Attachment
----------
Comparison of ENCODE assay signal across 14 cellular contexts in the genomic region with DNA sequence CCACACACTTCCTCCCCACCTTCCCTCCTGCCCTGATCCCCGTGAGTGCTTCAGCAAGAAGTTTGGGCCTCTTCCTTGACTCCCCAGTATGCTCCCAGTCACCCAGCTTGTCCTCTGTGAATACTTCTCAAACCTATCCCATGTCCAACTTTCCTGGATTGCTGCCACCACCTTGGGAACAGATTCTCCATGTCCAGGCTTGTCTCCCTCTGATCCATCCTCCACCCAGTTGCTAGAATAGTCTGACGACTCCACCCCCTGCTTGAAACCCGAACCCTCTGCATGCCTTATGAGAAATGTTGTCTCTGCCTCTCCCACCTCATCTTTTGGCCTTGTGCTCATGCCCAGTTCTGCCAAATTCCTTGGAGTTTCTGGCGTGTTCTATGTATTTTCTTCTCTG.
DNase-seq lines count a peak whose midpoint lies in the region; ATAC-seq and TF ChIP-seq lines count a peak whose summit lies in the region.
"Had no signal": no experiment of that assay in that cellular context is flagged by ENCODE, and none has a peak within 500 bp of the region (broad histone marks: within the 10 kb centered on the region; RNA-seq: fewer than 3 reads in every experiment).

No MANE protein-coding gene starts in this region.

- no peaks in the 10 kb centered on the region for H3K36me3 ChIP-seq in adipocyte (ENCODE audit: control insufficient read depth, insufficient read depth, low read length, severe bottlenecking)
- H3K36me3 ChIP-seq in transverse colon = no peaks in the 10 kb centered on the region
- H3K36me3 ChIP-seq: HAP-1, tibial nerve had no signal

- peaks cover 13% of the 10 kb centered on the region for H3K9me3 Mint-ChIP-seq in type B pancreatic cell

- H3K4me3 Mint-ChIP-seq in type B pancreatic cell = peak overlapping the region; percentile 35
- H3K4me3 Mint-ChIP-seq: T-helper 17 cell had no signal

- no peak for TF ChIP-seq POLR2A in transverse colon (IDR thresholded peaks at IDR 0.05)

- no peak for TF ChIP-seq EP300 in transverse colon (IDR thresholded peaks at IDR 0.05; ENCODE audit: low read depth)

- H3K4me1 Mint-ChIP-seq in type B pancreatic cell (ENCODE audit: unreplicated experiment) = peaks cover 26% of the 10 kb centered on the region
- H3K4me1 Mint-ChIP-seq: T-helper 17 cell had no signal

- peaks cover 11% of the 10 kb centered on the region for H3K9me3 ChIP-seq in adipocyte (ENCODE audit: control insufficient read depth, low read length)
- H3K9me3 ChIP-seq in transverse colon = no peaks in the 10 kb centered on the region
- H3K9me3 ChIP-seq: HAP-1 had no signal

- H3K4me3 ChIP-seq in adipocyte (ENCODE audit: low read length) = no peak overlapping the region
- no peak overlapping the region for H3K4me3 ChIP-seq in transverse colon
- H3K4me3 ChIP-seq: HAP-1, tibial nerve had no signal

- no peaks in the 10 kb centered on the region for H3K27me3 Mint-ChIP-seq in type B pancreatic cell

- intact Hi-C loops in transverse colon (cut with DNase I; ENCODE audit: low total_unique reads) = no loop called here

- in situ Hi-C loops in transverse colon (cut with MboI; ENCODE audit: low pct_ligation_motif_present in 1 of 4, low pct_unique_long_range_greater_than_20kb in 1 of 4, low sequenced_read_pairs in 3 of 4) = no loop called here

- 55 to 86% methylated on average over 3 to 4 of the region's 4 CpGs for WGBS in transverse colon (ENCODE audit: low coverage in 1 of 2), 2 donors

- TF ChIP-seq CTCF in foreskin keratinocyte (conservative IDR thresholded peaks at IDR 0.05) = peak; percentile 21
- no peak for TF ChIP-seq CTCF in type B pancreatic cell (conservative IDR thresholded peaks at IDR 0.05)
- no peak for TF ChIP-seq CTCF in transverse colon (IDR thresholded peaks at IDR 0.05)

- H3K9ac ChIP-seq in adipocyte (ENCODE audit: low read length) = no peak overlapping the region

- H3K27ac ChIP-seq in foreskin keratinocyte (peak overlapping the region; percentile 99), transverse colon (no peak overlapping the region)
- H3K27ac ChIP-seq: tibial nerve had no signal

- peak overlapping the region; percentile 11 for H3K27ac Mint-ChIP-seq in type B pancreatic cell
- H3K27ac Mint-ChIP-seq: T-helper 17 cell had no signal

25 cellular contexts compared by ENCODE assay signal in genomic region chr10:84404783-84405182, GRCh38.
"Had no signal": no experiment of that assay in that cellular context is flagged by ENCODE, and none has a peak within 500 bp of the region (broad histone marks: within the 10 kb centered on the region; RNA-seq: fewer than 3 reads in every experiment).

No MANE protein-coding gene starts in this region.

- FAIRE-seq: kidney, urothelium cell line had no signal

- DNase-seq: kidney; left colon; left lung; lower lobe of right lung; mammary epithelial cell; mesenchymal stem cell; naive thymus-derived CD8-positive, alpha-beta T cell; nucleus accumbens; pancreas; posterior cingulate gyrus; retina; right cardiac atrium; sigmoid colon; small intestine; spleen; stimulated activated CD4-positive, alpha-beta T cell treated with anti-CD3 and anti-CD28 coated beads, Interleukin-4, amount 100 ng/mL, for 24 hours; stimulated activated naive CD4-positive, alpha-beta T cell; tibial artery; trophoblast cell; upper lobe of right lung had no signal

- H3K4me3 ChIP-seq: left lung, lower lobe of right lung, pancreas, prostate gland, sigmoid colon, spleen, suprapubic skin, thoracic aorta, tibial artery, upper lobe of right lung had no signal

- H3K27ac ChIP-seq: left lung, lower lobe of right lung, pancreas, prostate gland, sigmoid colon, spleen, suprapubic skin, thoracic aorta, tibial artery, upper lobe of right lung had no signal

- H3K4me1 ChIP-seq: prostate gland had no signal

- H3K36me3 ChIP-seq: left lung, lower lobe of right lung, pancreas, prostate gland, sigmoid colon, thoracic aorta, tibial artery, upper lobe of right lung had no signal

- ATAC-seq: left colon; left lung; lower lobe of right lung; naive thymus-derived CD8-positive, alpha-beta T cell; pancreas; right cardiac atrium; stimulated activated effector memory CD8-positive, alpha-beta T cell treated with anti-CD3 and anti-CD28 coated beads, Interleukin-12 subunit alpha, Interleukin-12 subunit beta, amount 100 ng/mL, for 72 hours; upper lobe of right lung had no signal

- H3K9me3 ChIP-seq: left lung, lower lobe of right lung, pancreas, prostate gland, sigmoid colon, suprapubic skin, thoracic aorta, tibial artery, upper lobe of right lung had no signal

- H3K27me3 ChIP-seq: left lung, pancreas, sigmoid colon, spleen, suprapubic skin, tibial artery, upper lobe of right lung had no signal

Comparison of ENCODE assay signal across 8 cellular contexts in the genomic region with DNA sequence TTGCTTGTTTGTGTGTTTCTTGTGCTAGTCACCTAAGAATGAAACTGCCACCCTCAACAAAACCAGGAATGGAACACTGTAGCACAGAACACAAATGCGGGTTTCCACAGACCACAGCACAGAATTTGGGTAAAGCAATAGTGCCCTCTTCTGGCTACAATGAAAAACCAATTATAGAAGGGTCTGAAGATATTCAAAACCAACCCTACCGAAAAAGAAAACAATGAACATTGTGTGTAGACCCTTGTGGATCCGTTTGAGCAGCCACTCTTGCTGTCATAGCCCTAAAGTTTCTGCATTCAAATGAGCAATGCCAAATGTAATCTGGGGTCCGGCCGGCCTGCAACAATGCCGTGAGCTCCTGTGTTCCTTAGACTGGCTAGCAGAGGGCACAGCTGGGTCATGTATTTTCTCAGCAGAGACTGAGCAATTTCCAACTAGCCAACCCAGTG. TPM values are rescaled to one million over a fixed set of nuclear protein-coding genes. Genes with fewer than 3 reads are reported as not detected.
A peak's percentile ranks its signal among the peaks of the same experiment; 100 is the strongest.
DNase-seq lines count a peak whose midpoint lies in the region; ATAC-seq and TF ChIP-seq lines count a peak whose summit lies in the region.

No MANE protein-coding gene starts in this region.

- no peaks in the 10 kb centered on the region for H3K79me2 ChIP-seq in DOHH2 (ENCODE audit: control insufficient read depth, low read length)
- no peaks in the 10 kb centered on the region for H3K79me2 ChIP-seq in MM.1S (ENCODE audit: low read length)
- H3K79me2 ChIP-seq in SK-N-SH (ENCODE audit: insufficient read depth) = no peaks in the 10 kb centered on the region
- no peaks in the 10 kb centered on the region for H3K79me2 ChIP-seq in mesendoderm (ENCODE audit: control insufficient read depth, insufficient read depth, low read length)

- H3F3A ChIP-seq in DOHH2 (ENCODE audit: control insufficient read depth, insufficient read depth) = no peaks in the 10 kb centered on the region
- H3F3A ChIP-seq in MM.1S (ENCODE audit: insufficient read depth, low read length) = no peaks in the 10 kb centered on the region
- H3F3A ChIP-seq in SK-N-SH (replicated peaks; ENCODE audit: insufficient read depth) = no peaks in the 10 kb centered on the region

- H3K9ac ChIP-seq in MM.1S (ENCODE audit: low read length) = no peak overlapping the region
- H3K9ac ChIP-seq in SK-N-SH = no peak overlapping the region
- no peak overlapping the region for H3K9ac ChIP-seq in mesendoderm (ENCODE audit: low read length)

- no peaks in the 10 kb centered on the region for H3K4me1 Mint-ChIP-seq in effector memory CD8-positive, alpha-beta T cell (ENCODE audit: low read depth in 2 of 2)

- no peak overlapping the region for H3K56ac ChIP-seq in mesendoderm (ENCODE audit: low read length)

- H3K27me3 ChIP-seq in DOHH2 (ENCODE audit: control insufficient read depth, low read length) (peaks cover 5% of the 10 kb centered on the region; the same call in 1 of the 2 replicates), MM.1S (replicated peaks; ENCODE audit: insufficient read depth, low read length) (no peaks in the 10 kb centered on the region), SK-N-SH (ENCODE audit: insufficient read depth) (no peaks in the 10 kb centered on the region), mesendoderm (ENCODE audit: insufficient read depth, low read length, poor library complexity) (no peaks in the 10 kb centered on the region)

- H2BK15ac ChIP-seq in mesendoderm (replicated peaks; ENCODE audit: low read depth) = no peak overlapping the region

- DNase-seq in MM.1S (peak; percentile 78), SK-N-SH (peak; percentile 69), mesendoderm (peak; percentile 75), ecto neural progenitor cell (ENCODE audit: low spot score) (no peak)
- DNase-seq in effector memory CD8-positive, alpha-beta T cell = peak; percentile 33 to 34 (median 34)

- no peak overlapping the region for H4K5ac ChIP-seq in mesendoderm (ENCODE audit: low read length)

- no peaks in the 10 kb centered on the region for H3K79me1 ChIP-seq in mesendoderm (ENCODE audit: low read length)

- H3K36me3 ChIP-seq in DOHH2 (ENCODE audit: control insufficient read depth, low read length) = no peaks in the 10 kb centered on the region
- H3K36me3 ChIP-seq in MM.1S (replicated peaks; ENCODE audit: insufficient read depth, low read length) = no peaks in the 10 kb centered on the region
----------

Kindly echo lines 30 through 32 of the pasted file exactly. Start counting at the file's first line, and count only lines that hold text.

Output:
- H3K27ac ChIP-seq: tibial nerve had no signal

- peak overlapping the region; percentile 11 for H3K27ac Mint-ChIP-seq in type B pancreatic cell
- H3K27ac Mint-ChIP-seq: T-helper 17 cell had no signal